For a lot of people this benefit, or what is referred to as a base hospital plan, is the key reason they have medical insurance and it forms the foundation of most medical insurance plans.
Primarily our health system for primary and minor condition health management is very good, it's when you need a hospital that costs get expensive quickly. With stories of $60,000 cardio bills, $180,000 chemotherapy costs and waiting for years to get hips and knees fixed, people are rightly concerned about getting access in a reasonable time and at a reasonable cost.
Hospital cover, of reasonable cover, will give you limit of $2-300,000 per person per year for surgical and another chunk of a similar size for non-surgical hospitalisation. This is for private hospital costs. With minor surgical procedures costing $3-5,000 and typical larger claims in the $20-40,000 range there is plenty of coverage. The very large claims indicated above do happen but not as often as the lower cost claims. I have had one claim that was estimated at $42,000, after complications and follow up, it increased significantly to $94,000, and sometimes there are surprises. Good medical cover will cope with this so you don’t have to.
Public Hospital Grant
Public hospital admission costs are usually excluded, though a number of policies do pay a daily amount for the inconvenience of spending more than 3 days in a public hospital. Often this is a nice surprise for those who have spent a bit of time in a public hospital, as there are costs that do come with a public hospital admission too.
Major diagnostics is another area that a good plan should have separated. This is due to the expensive nature of these tests and to protect the value of your surgical benefits. With some providers, we have up to $200,000 of coverage just in this area per person per year.
The one area that has become important to policyholders in the last 5 years is non-Pharmac medicine coverage. This is where the government does not fund the medicine, and becomes your personal cost if you need it. In the last 4 years we have gone from only 1 provider to now having 4 providers offering non-Pharmac medicine cover on their policies, with another offering it only for cancer treatment. This has been a substantial change; though with 3 of those providers it is only offered with their most expensive plans. The other half of the medical insurance providers do not cover non-Pharmac medicines. It pays to get advice in this area so you have no surprises.
Secondary to non-Pharmac cover, the next most asked question is 'Am I covered in Australia?' Australian coverage has crept into plans over the last few years as well. Given the number of Kiwis who have moved across the ditch, it is a valuable benefit worth considering in your plan. Again, it is provider dependant, as not all providers will include cover in Australia.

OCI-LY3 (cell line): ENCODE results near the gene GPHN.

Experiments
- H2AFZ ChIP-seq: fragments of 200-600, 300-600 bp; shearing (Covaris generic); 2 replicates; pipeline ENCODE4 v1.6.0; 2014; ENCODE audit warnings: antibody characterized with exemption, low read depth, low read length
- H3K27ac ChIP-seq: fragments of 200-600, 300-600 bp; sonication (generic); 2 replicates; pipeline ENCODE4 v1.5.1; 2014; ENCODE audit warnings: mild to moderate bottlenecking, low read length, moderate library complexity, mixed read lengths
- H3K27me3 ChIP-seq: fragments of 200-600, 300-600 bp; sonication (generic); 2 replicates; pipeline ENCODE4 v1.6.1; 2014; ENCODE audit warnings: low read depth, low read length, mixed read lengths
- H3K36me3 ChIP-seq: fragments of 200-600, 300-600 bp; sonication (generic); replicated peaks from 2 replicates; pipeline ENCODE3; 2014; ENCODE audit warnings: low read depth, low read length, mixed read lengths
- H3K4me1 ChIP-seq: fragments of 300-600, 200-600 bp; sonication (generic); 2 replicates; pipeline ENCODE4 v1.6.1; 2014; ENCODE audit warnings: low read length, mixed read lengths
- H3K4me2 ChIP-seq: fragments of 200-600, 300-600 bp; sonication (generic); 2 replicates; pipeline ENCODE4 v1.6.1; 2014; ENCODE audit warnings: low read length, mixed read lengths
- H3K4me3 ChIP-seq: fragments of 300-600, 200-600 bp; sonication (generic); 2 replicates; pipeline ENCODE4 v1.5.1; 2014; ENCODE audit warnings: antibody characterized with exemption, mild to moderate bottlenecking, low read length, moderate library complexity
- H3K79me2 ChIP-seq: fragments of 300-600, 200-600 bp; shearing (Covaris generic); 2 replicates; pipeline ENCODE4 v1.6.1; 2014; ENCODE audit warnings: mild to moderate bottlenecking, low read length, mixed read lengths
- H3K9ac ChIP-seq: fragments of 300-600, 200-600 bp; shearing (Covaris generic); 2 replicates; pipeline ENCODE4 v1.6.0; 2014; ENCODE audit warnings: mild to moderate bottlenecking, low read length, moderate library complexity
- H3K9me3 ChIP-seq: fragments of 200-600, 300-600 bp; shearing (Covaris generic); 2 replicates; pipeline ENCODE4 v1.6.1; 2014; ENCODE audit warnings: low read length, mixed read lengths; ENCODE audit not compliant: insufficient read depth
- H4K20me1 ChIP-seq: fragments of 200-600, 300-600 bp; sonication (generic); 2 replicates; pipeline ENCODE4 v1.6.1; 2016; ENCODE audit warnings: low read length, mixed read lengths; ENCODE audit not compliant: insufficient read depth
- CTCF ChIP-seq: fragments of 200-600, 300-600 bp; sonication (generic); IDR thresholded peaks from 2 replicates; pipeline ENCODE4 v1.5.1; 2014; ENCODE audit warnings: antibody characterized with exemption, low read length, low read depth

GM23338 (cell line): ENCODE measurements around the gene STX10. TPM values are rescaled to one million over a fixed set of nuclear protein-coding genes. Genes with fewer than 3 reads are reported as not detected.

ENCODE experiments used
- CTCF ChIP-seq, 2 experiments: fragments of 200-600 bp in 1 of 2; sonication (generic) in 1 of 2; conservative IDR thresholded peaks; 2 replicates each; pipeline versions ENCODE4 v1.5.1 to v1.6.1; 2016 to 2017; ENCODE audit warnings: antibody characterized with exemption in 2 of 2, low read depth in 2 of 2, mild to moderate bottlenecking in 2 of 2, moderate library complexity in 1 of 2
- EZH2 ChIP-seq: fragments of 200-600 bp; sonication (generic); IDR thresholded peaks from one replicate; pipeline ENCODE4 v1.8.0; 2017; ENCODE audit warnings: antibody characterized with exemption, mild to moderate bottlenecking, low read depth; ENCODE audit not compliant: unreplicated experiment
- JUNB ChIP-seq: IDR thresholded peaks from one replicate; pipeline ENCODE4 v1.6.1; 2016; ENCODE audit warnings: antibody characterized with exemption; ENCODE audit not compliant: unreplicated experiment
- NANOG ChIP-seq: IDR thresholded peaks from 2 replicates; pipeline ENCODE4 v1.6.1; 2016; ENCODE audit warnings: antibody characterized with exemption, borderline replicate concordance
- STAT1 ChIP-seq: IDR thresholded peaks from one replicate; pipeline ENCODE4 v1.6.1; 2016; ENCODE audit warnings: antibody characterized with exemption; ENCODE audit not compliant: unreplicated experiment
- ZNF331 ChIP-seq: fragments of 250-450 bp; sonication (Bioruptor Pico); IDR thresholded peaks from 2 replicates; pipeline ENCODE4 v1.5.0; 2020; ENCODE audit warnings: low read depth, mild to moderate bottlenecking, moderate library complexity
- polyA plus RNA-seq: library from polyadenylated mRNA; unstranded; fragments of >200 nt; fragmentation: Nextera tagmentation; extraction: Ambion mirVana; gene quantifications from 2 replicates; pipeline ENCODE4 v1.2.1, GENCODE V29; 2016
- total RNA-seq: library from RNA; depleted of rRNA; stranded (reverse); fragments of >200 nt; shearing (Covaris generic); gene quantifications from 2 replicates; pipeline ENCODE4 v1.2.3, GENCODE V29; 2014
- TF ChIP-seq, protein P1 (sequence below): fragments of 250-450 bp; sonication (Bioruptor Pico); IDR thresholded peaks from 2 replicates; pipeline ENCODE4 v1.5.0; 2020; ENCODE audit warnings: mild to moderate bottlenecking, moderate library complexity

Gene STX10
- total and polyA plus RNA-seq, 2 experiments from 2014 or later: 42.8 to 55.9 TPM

Another benefit that has interest, particularly with the immigrant community, is what is best described as medical tourism. This is where you choose to have your surgery done overseas and have a holiday while you are there. Provided the costs are within the policy rules, this can all be paid for. With immigrant policyholders, this can be a valuable benefit, as it allows them to travel back to their home country for their treatment and have their family support around them while they recover. This is often undervalued until you go through surgery and recovery.
What's expected on your base hospital plan
There is a range of other things that a good plan will include, to be fair those that are worth considering have them all. These are:
Home nursing benefits, overseas treatment when it's not available in New Zealand, automatic coverage for new babies, excess options to manage premiums and share the cost, transport costs (between private facilities) and some death benefits if a policy holder passes away. The death benefits are of a nominal value to help with funeral costs, usually if the person was of working age.
The final consideration with your medical policy are the exclusions, most are consistent across all providers. The list of exclusions will determine how good your cover really is, it is also a good way to gauge what is covered. It may be counter intuitive, but understanding what isn't covered will determine what is covered.
For medical cover it is too hard to list every condition that could be covered, it is much easier to list the situations that are not. This for you as the policyholder does make reading your policy document a little challenging. Especially when you have to reference the policy glossary of terms to understand what it says as a word in the policy may not mean what you think it does.
Reading the list of exclusions is important. Expect treatment for psychology conditions, sleep disorders, obesity, snoring and sleep apnoea to be excluded from most policies. Some policies will cover sleep apnoea treatment, but only after diagnosis, meaning you're going to have to pay $2-3000 for the testing before you will know if you're covered. If you do not have it then you will still be out of pocket, which is why other providers just exclude it to avoid the whole is it in or is it out debate.
We have had the experience with a client; ‘Yes it’s sleep apnoea’ by the sleep specialist, only to find it is not once the sleep testing was done. An area that needs attention if you have concerns about this particular condition, have a chat with us about it to ensure you are getting the right policy.